Consumer durables industry hopes misuse of FTAs will be curbed

Meenakshi Verma Ambwani New Delhi | Updated on September 16, 2020 Published on September 16, 2020

Consumer durables industry has been raising concerns over goods from China being brought into the country through the FTA route

With the government stepping up vigilance on imports of electronics, white goods, set-top boxes, mobile phones from countries with which India has free trade agreements (FTAs), the consumer durables industry is hoping that issues surrounding the misuse of the FTA route to bring in cheaper imports while escaping duties will get addressed.

Pankaj Mohindroo, Chairman, India Cellular & Electronics Association, said that the industry body has consistently been highlighting to the Finance Ministry and Commerce Ministry that “infringement of value addition in the rules of origin and mis-classification are damaging the domestic manufacturing industry.”

“We are glad that the rules needed to enforce Section 28DA, which was introduced in the 2020 Union Budget, have been notified. We are confident that Customs authorities will use these rules judiciously to come down heavily on unethical and errant importers and at the same time ensuring that genuine importers’ operations are not disrupted,” he added.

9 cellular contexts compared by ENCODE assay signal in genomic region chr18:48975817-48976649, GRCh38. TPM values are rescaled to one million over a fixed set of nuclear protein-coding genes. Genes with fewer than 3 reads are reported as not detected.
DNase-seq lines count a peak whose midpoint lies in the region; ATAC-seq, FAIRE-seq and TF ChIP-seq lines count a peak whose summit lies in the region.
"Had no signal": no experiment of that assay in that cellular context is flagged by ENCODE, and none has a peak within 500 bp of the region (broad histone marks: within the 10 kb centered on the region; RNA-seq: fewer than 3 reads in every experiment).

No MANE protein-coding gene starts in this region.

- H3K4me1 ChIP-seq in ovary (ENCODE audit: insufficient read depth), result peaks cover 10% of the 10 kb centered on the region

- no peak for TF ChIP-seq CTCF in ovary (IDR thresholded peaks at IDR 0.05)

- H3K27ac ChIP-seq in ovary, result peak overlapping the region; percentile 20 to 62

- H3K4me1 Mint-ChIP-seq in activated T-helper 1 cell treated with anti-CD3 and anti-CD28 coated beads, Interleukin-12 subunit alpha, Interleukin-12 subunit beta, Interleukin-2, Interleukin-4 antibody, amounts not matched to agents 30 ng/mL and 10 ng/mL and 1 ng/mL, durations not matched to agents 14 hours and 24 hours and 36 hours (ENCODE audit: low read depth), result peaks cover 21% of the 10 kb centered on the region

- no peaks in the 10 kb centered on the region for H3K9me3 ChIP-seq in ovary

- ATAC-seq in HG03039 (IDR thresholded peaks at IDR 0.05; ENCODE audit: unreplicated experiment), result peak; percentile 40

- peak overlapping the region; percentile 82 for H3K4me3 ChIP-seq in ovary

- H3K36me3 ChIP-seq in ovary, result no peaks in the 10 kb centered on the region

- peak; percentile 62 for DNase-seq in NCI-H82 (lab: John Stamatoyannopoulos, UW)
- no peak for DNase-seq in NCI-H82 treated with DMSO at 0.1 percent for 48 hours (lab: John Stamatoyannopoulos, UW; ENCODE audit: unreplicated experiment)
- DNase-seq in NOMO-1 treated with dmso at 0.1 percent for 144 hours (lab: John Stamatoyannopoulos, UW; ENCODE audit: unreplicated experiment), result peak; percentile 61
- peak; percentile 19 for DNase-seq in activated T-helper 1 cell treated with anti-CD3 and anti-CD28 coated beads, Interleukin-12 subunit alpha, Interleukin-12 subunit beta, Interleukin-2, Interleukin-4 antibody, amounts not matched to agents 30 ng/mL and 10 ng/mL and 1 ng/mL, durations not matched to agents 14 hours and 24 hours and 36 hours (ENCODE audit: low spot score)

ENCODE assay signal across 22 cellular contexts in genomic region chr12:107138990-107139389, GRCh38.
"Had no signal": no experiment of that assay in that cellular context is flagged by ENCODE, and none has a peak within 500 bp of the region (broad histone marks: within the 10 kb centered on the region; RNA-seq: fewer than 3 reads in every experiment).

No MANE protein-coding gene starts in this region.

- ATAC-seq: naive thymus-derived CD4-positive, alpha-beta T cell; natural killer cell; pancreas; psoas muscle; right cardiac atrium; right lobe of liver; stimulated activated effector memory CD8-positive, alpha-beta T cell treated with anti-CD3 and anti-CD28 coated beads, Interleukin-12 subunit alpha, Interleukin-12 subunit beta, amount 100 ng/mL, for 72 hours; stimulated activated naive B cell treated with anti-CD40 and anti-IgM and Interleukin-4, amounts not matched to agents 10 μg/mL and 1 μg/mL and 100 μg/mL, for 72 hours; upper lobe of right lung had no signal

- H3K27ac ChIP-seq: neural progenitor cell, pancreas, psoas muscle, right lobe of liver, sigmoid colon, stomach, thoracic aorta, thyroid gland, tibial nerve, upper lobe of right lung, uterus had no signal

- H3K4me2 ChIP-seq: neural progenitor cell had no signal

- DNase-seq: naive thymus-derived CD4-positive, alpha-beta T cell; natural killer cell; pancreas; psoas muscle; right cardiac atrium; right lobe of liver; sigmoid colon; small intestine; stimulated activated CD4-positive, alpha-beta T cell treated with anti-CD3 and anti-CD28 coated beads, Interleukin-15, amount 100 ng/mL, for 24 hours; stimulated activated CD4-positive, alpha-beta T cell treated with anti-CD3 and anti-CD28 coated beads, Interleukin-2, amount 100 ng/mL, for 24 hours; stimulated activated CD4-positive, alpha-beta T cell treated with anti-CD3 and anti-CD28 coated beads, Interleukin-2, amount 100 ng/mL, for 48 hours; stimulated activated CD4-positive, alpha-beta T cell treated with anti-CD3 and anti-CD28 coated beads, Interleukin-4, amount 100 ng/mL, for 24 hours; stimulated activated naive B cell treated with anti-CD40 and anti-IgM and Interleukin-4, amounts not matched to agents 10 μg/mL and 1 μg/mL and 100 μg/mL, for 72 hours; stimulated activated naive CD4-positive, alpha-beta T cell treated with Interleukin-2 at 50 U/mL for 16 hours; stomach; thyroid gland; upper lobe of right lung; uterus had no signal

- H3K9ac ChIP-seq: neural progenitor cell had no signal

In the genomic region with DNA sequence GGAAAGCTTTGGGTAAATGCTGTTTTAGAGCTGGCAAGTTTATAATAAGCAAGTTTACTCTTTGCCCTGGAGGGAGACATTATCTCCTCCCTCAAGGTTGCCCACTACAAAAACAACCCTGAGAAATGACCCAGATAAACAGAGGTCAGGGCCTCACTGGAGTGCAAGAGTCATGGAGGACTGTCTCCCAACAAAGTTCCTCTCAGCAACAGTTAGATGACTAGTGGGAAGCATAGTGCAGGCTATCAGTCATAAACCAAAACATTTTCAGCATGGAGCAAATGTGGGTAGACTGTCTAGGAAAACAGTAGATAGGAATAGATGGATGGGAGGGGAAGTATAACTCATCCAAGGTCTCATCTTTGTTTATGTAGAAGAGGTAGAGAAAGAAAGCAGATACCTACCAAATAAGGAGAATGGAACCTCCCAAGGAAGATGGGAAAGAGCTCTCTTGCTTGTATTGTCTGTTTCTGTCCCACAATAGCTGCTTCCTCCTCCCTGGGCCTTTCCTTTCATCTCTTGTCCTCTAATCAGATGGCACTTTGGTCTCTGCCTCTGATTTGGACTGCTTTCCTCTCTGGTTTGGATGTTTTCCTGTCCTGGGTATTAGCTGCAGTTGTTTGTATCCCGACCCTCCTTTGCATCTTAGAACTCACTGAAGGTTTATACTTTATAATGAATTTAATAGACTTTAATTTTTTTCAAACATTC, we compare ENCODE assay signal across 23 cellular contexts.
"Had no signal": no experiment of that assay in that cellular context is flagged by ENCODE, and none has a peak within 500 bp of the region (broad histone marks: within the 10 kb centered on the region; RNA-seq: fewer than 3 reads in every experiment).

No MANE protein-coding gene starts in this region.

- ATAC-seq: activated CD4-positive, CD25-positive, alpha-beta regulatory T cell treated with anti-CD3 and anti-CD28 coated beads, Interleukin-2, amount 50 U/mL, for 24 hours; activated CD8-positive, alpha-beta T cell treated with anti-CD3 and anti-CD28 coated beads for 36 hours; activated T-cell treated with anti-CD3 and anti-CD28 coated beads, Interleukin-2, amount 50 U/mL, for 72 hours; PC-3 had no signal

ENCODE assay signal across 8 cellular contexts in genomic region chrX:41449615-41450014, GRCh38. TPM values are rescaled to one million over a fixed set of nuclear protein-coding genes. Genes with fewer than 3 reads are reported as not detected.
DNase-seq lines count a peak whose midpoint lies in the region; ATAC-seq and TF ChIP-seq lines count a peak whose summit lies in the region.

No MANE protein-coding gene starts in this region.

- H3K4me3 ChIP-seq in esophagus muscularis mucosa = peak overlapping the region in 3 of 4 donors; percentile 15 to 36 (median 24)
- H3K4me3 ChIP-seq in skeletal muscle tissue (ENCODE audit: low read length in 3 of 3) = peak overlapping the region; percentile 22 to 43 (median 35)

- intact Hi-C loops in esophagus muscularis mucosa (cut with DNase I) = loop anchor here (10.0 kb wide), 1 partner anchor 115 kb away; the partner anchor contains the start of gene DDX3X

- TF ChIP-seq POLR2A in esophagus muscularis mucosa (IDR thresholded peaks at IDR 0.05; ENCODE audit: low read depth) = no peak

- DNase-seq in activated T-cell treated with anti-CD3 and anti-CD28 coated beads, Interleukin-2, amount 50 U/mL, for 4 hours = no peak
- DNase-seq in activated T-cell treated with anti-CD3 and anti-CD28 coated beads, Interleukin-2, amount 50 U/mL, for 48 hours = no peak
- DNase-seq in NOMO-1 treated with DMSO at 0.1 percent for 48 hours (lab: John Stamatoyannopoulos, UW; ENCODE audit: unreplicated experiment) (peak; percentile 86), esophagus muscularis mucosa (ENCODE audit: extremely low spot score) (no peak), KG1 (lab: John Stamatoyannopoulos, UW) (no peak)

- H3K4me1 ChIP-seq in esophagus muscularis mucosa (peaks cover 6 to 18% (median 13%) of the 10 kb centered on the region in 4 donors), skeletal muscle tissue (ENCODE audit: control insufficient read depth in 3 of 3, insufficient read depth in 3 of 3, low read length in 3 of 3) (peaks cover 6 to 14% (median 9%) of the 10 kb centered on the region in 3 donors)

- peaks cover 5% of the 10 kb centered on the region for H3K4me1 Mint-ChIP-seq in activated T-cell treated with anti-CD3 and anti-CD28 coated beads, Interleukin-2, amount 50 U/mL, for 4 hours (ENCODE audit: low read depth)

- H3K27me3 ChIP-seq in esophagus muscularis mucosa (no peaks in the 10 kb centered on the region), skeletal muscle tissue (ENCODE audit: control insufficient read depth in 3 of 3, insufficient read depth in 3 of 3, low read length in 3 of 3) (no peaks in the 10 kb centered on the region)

The government will focus on stricter verification of rules of origin for imports from FTA countries from September 21. Industry players said that rules of origin are the most important criteria needed to determine the national source of a product and duties and restrictions in several cases depend upon the source of imports. The industry has been raising concerns about imported goods from China being brought into the country through the FTA route.

Scrutiny on import origin

Avneet Singh Marwah, CEO, Super Plastronics Pvt Ltd (SPPL) said this kind of scrutiny is much needed as some brands have been misusing the FTA route to import products in the television and appliances categories without much of the value addition being done in that particular country.

“There have been instances of goods being imported through the FTA route into India, where such goods consist of a large proportion of components from non-FTA countries or sometimes do not meet the other prescribed rules of origin criteria. Strict action is required to ensure level playing field for domestic manufacturers,” he said.

Kamal Nandi, President, CEAMA said, “We have also been raising concerns about inverted duty structures under FTAs, where finished goods do not attract any duty, whereas components attract duties. The industry is working closely with the government to focus on curbing imports of finished goods and look at how we can promote domestic manufacturing.”

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Published on September 16, 2020
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